As a fellow broadcast consultant and researcher, I often ran into Thom Moon in the Diary Audit rooms of Arbitron years ago. When I saw his report in these pages on the availability of HD Radios in the Cincinnati area earlier this year, I thought it would be good to check out availability in the Philadelphia market.
I am no stranger to HD Radio signals and their shortcomings, having a Dual XHD6425 USB HD Radio in-dash receiver in my car, a Sony XDR-S3HD tabletop at home and Radiosophy HD100 in my Washington office.
I chose “the usual suspects” as far as retailers, the first being a Best Buy in Conshohocken, a suburb to the northwest of the city. It is line-of-sight to the Roxborough antenna farm approximately 10 miles away and under 2 miles from the 50 kW signal of KYW(AM), 1060 kHz, which is broadcasting in HD Radio.
(click thumbnail)Photo by J.R. Russ
As I looked around at the table radios at the Best Buy, an employee named Justin asked if he could help. When I said, “I would like to see the HD Radios,” I got a blank stare for a moment, then he brought Zach over, who said: “Hmmm, we don’t have any of those.”
He went to the next aisle and said, “We had a Sony Boom Box, uh … but, that’s gone too. I guess we don’t have any.”
“How about car radios?” I asked.
“Oh, yeah, maybe over there. Ask for Sean. He knows all the radios there.”
A stroll to the corner of the store found Sean; a repeat of the question sent him to a JVC KT-HDP1 Transportable HD Radio kit resembling a satellite radio receiver with an RF modulator to transmit to the existing car radio. These were in sealed packages and were not able to demo the sound.
I said I would prefer a new in-dash radio and would like to hear one.
Their display center featured two HD Radios, an Insignia NS-C5112 and a JVC KD-HDR30. The Insignia, less expensive at $79, could not pick up a signal of any sort. The JVC, at nearly $100 more, worked.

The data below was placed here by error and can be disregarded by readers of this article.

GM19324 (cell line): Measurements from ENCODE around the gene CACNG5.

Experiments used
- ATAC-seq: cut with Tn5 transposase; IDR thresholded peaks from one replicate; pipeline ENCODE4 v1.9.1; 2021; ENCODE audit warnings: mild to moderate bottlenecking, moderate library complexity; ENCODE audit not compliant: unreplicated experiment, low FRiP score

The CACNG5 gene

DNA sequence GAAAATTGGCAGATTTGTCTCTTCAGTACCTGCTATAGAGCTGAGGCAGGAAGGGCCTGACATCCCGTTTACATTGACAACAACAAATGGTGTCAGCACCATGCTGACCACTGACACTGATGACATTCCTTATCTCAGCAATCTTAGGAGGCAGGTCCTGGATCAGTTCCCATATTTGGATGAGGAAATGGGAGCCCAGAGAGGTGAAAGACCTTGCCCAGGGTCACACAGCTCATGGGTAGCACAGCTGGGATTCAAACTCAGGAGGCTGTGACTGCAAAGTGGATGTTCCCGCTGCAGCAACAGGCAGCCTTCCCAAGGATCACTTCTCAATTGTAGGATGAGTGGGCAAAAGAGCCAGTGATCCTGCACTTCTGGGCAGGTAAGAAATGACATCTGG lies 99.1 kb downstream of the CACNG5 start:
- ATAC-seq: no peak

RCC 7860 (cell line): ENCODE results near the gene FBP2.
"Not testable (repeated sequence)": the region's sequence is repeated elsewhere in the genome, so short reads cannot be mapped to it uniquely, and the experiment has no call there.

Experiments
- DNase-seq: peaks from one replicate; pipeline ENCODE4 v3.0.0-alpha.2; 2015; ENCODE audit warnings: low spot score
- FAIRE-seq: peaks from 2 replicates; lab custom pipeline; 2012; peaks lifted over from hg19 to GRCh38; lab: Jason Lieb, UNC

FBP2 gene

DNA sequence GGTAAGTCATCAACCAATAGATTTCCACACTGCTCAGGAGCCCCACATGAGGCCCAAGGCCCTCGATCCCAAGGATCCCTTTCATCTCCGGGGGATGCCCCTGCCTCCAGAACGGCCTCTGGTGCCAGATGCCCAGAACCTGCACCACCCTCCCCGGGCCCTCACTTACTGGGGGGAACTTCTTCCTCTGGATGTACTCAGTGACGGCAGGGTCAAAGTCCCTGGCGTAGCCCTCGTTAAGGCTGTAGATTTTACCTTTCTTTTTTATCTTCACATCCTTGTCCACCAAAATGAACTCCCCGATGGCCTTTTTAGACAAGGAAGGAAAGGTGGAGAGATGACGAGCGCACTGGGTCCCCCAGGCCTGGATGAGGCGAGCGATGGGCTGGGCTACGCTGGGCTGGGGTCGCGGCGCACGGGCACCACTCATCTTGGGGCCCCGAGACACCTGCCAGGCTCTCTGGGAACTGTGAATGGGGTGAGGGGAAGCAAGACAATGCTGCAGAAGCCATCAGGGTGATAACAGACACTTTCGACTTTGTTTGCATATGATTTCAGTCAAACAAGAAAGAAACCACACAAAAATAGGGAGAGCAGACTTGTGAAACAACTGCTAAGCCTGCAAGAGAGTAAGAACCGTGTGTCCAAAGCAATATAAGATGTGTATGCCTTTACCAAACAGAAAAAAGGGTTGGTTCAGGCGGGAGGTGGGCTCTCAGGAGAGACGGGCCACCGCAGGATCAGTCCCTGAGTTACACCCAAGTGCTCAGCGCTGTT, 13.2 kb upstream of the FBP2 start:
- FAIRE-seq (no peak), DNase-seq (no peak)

The JVC was able to get good analog signals of WBEB(FM) and WYSP(FM) among others; however, all signals were analog. When I asked if they were HD Radio Sean replied “I think so.” Then I discovered how to manually tune the radio and found the ’80s format of WBEB HD2. I said “See? There are different channels.” He said in slight amazement, “Oh.”
I checked WYSP and received no HD Radio indicator and was unable to tune the simulcast of KYW(AM) that airs on WYSP(FM)’s HD2 and could tune in no other FM digital stations.
I then switched to AM, hoping to amaze him when he heard the all-news KYW jingle in crystal-clear stereo.
Sorry. No AM reception, even at such close proximity to the 50 kW transmitters. And the auto radio department is in the northeast corner of the store, so only a cinder block wall stood between the station and true HD Radio reception.
After about five minutes of trying to pick up more stations, I decided to allow him to wait on other customers looking at satellite radio, which was playing nicely on separate Sirius and XM displays.
I went to Tweeter, an audiophile store primarily serving the northeast. Tweeter is far more professional and expensive, and therefore less busy.
I was greeted by Peter, who pulled a large remote control with an LCD screen from under the central desk. He proceeded to demonstrate the Sonos ZP90 Zone Player with optional remote. This device merges the Internet and a home stereo. He was able to surf the Net and played the IBOC streams of FMs WXPN and WHYY, saying he is “into jazz and classical music.”
While I was thinking “I’ve got to have one of these!” my mouth somehow managed to say, “That’s nice but I don’t want to spend $600 to $1,000. Do you have just a radio that picks up HD Radio over the air?”
He took me to a wall of shelves; near the bottom of one was a Sony XDR-S3HD. It lit up but received no no main HD stations nor multicasts.
I asked if it had an antenna and he said “Yes.” This is the same radio I own and it only had a wire plugged into the Audio Out jack. There is an antenna connector for coax or the supplied 36-inch antenna wire but nothing had been connected and Peter didn’t seem in a hurry to do so.
He took me into another listening room and began to demonstrate the Sonos again. Now that’s a salesman!
I asked about auto radios and he skirted over it, saying “We have a couple but they aren’t connected.” I said, “Let me see that one.” The $399 Alpine IDA-X001 he showed me lit up but wouldn’t play. I said I’d think about it.
I went to another location in “the land of big stores,” a Circuit City about a block away. That store was busy and it was near closing time so no help was available.
There were no table or boom box models. On display in the automotive section were a JVC KD-HDR30 at $159 and JVC KD-G340, which is HD-READY, priced at $104. Both lit up, but neither could receive any signals, which was just as well because someone had an XM radio blasting the hard rock of a channel named “Squizz.”